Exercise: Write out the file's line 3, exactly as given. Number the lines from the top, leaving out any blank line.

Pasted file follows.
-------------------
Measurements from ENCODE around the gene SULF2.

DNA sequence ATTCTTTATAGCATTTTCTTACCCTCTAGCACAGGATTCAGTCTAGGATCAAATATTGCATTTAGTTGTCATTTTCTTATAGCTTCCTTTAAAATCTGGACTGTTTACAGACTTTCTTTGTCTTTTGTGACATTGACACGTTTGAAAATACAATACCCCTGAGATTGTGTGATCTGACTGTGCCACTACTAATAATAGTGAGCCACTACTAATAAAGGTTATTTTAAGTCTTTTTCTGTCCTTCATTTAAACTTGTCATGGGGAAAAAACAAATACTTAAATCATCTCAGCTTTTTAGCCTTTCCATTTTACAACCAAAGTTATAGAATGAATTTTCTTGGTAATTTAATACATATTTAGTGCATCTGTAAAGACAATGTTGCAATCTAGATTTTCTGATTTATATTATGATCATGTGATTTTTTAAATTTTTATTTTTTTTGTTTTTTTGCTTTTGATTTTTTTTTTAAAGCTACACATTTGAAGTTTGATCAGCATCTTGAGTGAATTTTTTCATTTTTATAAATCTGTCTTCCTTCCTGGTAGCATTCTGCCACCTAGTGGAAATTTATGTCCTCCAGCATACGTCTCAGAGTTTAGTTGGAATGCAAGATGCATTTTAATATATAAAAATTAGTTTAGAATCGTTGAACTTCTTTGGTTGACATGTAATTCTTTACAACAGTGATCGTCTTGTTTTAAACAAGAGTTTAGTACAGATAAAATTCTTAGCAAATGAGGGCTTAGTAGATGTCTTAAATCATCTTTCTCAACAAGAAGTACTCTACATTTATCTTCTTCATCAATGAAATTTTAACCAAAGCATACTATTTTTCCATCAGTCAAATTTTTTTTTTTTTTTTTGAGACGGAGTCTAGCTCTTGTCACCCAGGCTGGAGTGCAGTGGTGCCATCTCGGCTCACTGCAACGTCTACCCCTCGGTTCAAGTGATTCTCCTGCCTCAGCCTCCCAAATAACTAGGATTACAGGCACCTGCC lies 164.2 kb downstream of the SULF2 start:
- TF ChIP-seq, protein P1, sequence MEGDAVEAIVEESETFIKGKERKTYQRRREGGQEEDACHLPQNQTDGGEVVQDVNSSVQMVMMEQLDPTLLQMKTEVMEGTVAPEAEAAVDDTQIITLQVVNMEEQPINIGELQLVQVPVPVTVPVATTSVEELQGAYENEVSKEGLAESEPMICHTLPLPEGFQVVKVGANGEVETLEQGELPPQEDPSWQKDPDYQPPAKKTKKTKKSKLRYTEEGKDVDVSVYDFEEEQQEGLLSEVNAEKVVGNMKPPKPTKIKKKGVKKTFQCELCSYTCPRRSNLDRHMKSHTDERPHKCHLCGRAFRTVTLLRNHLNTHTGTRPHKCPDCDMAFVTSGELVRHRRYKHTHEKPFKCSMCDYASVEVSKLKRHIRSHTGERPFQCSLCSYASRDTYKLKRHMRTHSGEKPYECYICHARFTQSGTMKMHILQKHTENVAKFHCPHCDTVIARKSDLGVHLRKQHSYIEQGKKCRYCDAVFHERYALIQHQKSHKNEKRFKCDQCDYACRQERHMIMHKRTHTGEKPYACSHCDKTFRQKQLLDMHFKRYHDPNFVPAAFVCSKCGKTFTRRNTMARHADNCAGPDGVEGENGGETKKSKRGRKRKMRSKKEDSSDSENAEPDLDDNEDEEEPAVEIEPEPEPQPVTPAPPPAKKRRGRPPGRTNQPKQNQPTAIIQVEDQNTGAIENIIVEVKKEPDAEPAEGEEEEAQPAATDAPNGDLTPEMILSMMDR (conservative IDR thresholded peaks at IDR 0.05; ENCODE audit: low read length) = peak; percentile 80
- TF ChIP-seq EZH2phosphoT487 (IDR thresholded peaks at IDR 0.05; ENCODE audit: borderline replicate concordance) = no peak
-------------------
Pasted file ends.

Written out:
- TF ChIP-seq, protein P1, sequence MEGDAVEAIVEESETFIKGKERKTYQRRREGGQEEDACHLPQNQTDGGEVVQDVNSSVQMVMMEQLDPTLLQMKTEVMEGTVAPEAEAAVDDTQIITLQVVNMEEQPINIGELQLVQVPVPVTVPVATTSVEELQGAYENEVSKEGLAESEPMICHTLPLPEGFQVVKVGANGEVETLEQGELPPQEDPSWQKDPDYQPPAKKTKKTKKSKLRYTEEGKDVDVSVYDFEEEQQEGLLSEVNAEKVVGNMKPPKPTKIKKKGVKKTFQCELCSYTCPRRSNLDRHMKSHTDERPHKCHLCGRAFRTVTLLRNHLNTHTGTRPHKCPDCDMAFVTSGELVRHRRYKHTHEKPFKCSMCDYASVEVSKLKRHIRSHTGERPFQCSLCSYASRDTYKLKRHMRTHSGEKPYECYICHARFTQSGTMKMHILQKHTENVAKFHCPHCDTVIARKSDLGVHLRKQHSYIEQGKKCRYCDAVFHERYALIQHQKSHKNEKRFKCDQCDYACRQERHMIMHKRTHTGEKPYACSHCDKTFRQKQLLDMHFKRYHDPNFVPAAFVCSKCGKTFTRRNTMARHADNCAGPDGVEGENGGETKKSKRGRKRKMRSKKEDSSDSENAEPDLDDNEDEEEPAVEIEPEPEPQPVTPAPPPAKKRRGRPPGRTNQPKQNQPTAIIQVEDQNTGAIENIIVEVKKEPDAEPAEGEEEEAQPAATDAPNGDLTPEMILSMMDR (conservative IDR thresholded peaks at IDR 0.05; ENCODE audit: low read length) = peak; percentile 80